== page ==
Do Me A Favor
Amazon told Congress in 2019 that it doesn’t favor Amazon-owned brands in search results. But that isn’t credible to sellers, who time and again see Amazon rivals shoot into the top three search results immediately. A former Amazon employee told The Markup that Amazon reserved a top search spot for new private-label brands, although the practice has now stopped. Another factor is Amazon’s special designation: “featured from our brands.” The products included there are not considered part of search results, spokesperson Nell Rona told The Markup. Amazon calls them “merchandising placements.” The language Amazon uses is telling. Amazon wants its online retail to be treated like a retail store. Practically every major grocer owns white-label brands that gain huge advantages from being on the best shelf, in an exclusive end-aisle display or by the register. At pharmacy chains like CVS or Walgreens, you might find common branded products such as cough syrup, conditioner or deodorant locked behind a plastic shield so you need to call an attendant – while a store-owned clone sits free and clear nearby. Will Amazon’s argument hold water? Well … “Amazon’s placement of its own products on its own site is advertising, whether or not money changes hands,” said Mary Engle, who retired last year as associate director of the FTC’s division of advertising practices.
Mobile on Tap
The mobile ad tech consolidation spree is still going strong, with the latest news that ironSource will acquire Tapjoy for approximately $400 million. Tapjoy is profitable, and the deal is financed entirely by cash on the balance sheet. Tapjoy is the third acquisition this year for ironSource, which bought in-app monetization company Soomla in January and creative workflow software service Luna Labs the month after. But everyone’s been pretty acquisitive: Verve Group bought the customer acquisition company Match2One; InMobi purchased Appsumer; AppLovin snapped up MoPub for a cool billion; Zeta Global acquired publisher survey and data service Apptness – and that’s just in October so far. The year’s been jammed with deals, and so was 2020. Omer Kaplan, ironSource co-founder and CRO, said in a release that the market for mobile app monetization services will be won by companies with successful inorganic growth plans. The Tapjoy acquisition “follows that strategy,” Kaplan said, “ultimately allowing us to serve our customers in the most beneficial way possible, by growing our SDK footprint, improving our monetization capabilities and positioning our platform as a deep and integral part of the in-app and in-game economy.”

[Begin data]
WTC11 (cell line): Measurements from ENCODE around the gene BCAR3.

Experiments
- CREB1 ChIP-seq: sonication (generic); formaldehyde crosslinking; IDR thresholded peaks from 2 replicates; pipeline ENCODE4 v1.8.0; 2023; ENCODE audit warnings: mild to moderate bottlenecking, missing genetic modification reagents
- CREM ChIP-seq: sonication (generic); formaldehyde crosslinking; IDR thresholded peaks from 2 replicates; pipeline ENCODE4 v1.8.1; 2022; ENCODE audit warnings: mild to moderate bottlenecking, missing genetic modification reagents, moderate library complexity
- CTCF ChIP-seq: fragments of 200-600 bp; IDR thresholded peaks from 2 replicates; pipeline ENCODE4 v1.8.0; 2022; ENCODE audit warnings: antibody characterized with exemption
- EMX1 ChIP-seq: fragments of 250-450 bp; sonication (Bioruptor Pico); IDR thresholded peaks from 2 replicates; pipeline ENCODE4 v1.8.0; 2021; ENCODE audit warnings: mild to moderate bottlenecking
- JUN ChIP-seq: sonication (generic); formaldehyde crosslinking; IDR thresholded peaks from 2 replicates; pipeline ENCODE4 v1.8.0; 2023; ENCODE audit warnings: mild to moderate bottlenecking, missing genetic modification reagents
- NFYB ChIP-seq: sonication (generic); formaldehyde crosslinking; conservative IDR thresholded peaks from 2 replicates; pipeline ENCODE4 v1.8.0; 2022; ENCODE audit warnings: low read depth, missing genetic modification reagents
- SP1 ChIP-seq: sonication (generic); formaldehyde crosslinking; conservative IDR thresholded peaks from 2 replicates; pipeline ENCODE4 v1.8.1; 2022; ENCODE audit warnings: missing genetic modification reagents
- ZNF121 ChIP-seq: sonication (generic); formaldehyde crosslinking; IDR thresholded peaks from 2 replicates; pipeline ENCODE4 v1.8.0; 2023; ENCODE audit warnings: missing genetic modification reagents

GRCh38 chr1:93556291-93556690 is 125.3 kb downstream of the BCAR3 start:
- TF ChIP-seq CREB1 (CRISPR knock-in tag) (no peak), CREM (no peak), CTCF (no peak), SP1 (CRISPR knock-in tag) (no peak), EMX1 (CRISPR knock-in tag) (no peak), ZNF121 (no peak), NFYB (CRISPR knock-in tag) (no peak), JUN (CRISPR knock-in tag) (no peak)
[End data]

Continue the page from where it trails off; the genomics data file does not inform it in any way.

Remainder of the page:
French agency holding company Publicis Groupe is living the American dream. Publicis nudged up its revenue growth forecast for 2021 from 7% to 9%, and reported a strong Q3, primarily driven by the American market. Its business in the US was up 8% from two years ago (the new Wall Street metric, because year-over-year comparisons are a mess), and up 2% in APAC. Over in Europe, though, its business was flat. The Publicis-owned data service Epsilon and Sapient, Publicis Groupe’s digital media-buying unit, were two big growth drivers for the agency overall. Publicis noted that its “data and technology capabilities in the third quarter benefited from clients’ investment in digital media, commerce and direct-to-consumer efforts, especially in the US.” The Wall Street Journal has more.
But Wait, There’s More!
Anzu is teaming up with Roblox creators to develop in-game advertising on the Roblox gaming platform. [VentureBeat]
How newspaper closures open the door to corporate crime. [HBS.edu]
The staggering ubiquity of iPhones. [Axios]
Sebastian Benthall: Toward a synthesis of differential privacy and contextual integrity. [Digifesto]
Merkle and OpenX announce new audience activation integrations. [release]
Metric Media runs 1,200 local news sites. Here are some of the nonprofits funding them. [CJR]
WPP taps Jennifer Remling as chief people officer. [MediaPost]